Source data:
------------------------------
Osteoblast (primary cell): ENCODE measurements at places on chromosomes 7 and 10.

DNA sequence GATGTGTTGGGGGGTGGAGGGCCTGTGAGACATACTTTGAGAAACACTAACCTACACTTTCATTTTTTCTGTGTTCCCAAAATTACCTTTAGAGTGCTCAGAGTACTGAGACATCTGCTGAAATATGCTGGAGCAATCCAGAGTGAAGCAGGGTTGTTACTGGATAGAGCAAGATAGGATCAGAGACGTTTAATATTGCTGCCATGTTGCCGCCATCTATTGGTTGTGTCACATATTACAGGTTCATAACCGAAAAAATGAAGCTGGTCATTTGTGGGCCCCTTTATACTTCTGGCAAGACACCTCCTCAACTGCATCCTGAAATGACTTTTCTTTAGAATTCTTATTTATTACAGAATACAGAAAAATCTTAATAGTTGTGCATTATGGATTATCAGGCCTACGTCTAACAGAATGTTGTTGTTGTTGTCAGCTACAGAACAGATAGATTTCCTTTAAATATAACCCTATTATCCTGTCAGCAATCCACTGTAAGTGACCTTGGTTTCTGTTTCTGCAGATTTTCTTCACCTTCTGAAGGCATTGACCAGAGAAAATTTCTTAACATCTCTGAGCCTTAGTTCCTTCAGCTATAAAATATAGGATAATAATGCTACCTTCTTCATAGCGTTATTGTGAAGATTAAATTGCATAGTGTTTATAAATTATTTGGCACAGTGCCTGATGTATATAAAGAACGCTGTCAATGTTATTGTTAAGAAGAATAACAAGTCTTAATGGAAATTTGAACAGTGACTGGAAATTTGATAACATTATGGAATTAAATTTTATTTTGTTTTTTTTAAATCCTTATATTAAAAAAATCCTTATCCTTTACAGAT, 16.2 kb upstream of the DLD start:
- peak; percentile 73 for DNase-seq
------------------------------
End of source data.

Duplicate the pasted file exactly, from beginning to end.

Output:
Osteoblast (primary cell): ENCODE measurements at places on chromosomes 7 and 10.

DNA sequence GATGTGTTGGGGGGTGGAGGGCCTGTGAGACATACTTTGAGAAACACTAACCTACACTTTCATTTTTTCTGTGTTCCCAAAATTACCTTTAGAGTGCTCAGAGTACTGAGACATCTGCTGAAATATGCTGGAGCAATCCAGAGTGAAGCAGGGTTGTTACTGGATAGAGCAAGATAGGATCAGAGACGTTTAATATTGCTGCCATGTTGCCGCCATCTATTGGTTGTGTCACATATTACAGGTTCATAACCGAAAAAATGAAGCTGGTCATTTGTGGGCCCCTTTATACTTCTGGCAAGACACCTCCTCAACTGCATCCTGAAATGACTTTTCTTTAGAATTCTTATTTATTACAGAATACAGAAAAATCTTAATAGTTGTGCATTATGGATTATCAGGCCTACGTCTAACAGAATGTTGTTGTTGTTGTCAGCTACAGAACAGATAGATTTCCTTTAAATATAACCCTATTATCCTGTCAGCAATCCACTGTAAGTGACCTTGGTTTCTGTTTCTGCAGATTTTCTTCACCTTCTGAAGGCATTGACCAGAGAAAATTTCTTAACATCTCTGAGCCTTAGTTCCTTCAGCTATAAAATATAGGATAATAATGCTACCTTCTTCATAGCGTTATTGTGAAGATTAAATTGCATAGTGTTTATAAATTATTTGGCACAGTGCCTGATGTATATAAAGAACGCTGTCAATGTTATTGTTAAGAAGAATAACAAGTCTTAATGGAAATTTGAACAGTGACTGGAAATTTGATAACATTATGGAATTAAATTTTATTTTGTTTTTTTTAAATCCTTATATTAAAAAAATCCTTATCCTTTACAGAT, 16.2 kb upstream of the DLD start:
- peak; percentile 73 for DNase-seq